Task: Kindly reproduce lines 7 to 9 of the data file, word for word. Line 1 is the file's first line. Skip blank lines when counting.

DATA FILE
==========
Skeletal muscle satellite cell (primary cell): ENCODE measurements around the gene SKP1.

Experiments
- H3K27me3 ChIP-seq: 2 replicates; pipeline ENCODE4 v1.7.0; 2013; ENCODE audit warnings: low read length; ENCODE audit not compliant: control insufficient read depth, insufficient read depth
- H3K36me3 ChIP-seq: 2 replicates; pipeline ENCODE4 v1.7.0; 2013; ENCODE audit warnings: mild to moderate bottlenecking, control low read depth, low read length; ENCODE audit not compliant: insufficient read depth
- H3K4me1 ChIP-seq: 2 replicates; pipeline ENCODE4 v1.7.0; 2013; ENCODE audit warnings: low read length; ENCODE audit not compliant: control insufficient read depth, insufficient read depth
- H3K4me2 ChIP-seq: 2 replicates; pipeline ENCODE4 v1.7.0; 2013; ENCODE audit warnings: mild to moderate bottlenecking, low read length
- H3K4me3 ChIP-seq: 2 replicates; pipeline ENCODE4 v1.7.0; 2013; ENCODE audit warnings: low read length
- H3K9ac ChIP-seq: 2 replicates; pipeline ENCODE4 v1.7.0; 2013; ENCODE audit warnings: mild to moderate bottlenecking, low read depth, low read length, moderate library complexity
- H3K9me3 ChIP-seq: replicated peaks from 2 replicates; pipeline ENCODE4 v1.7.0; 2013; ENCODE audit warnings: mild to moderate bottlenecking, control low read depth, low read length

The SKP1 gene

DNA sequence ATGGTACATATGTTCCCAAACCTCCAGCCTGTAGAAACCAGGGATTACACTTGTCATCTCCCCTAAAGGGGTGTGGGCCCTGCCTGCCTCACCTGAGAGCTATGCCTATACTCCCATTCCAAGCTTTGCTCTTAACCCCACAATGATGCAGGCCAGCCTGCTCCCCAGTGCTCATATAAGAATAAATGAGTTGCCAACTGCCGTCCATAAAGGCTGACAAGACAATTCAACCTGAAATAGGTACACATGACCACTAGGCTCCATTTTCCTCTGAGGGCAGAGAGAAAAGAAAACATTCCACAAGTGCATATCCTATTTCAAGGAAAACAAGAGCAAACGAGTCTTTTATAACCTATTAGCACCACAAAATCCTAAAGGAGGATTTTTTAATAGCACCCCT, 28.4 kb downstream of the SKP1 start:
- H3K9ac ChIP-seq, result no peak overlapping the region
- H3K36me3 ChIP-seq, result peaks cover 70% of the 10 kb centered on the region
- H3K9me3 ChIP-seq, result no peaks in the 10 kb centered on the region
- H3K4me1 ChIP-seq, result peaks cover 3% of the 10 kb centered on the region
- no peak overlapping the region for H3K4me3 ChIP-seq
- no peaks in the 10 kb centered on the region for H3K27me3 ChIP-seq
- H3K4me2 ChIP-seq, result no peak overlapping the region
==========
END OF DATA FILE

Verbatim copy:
- H3K4me3 ChIP-seq: 2 replicates; pipeline ENCODE4 v1.7.0; 2013; ENCODE audit warnings: low read length
- H3K9ac ChIP-seq: 2 replicates; pipeline ENCODE4 v1.7.0; 2013; ENCODE audit warnings: mild to moderate bottlenecking, low read depth, low read length, moderate library complexity
- H3K9me3 ChIP-seq: replicated peaks from 2 replicates; pipeline ENCODE4 v1.7.0; 2013; ENCODE audit warnings: mild to moderate bottlenecking, control low read depth, low read length